A study by a Wayne State University and Children's Hospital of Michigan, Detroit Medical Center research team is shedding new light on the troubling question of whether the drugs often given to HIV-positive pregnant women can cause significant long-term heart problems for the non-HIV-infected babies they carry.
The study recently published in the journal AIDS shows that while the HIV medications have been successful in helping to prevent the transmission of the virus from mother to infant, they are associated with persistently impaired development of heart muscle and reduced heart performance in non-HIV-infected children whose mothers received the medicines years earlier.
"What our study indicates is that there's potentially a long-term price to be paid for protecting the children of HIV-infected mothers from the virus," said Steven E. Lipshultz, M.D., pediatrician-in-chief at the Children's Hospital of Michigan and chair of pediatrics for the Wayne State University School of Medicine. Dr. Lipshultz is a specialist in the study of long-term toxic cardiac effects among children affected by cancer and HIV drug therapies.
"These medicines have been very effective at reducing the rate of transmission of HIV from mother to child," added Dr. Lipshultz, the lead author of the study, "but the findings we've just published show clearly that further investigation of their long-term impact on the heart health of the children involved is needed.
"Thanks to the new anti-HIV medications, the rate of transmission has been lowered from 26 percent to less than 1 percent during the past few decades, and that has been a miracle of life for the children involved. Still, we don't want to be protecting these children from one disease, only to give them another one."
The study compared heart development and long-term heart functioning in 428 uninfected children of HIV-infected mothers to children who had not been exposed to HIV from 2007 to 2012. The results pointed to a significant association between lagging heart muscle development and impaired pumping ability in the children of the HIV-infected mothers who had received the medications.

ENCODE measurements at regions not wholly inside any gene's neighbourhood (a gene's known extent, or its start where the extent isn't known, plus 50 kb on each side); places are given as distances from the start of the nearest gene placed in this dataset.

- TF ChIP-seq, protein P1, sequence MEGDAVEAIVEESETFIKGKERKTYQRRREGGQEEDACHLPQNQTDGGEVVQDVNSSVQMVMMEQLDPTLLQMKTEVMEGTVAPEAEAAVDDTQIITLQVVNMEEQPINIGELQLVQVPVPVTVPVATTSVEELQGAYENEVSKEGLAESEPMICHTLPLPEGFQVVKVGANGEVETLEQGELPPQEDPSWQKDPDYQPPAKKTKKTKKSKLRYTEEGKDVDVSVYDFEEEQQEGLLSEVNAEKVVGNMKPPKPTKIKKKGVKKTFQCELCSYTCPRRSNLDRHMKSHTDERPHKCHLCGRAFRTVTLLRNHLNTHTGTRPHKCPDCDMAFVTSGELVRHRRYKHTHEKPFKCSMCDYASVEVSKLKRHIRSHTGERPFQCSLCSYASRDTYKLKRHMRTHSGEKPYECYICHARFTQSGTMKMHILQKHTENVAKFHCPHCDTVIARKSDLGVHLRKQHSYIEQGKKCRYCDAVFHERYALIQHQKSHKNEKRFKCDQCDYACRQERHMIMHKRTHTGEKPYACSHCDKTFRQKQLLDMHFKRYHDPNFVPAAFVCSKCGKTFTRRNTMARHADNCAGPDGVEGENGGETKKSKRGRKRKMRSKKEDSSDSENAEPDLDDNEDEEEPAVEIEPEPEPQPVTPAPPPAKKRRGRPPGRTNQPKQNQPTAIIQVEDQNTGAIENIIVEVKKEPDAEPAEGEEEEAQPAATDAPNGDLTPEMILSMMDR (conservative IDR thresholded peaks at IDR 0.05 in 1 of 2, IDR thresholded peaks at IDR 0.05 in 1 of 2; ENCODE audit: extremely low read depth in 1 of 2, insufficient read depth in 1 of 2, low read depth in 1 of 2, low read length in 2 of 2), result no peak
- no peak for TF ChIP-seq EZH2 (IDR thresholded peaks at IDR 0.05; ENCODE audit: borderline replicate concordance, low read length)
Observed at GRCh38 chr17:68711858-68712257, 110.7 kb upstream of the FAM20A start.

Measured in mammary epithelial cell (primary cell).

"These findings clearly indicate the need for further study," said Dr. Lipshultz, while pointing to one of the study's key conclusions: "Subclinical differences in left ventricular structure and function with specific in-utero antiviral exposures indicate the need for a longitudinal study to assess long-term cardiac risk and cardiac monitoring recommendations."
Dr. Lipshultz, a nationally recognized expert on pediatric cardiac care who 20 years ago led the effort to found the nation's only registry of pediatric cardiomyopathy, said the study is a "compelling example of how clinical research can be effective in helping to shed light on complex problems in pediatric health care."
The Children's Research Center of Michigan team, located at the Children's Hospital of Michigan, involved with this National Institutes of Health-supported multicenter study includes James Wilkinson, M.D., associate director of the center and professor of pediatrics, and research assistant Joslyn Westphal, M.P.H.
Dr. Wilkinson stressed the study "raises the question of how much do we know about the long-term safety of drugs given to children?" He is concerned that "pediatric drug studies remain particularly limited. The lack of information about the long-term safety of drugs prescribed for children is a special worry, both for drugs that may be used for decades for chronic conditions and for drugs for which short-term use may be found to harm children's growth and development months or years later. Although these are effective medicines for children, in order to understand their safety, long-term pediatric safety studies are needed to potentially allow future options for improvement if serious safety risks are identified."
"At the end of the day, our goal at the Children's Hospital of Michigan is to provide the very best possible care for our patients," Dr. Lipshultz said. "Studies like this one are crucially important for meeting that challenge."
The PHACS (Pediatric HIV/AIDS Cohort Study) is the largest US government study of pediatric HIV and AIDS with over 30 centers. It is a trans-National Institutes of Health study with 10 NIH institutes and centers participating and funding PHACS. Since PHACS's inception more than a decade ago, Dr. Lipshultz has been the NIH-funded cardiology leader of PHACS, a member of its scientific leadership group, and the inaugural and only chair of the NIH PHACS Cardiovascular Task Force, the group which led this study.
About the Children's Hospital of Michigan
For more than 125 years, the Children's Hospital of Michigan is the first hospital in the state dedicated exclusively to the treatment of children. With more than 40 pediatric medical and surgical specialties and services, the hospital is a leader internationally in neurology and neurosurgery, cardiology, oncology, and diagnostic services; it is ranked one of America's best hospitals for children by US News and World Report and Parent Magazine and is recognized for quality and safety by the Leapfrog Group. The Children's Hospital of Michigan is one of eight hospitals operated by the Detroit Medical Center (DMC).
About Wayne State University
Wayne State University is a premier urban research institution offering more than 400 academic programs through 13 schools and colleges to nearly 32,000 students. Its School of Medicine is the largest single-campus medical school in the nation with more than 1,200 medical students. In addition to undergraduate medical education, the school offers master's degree, Ph.D. and M.D.-Ph.D. programs in 14 areas of basic science to about 400 students annually.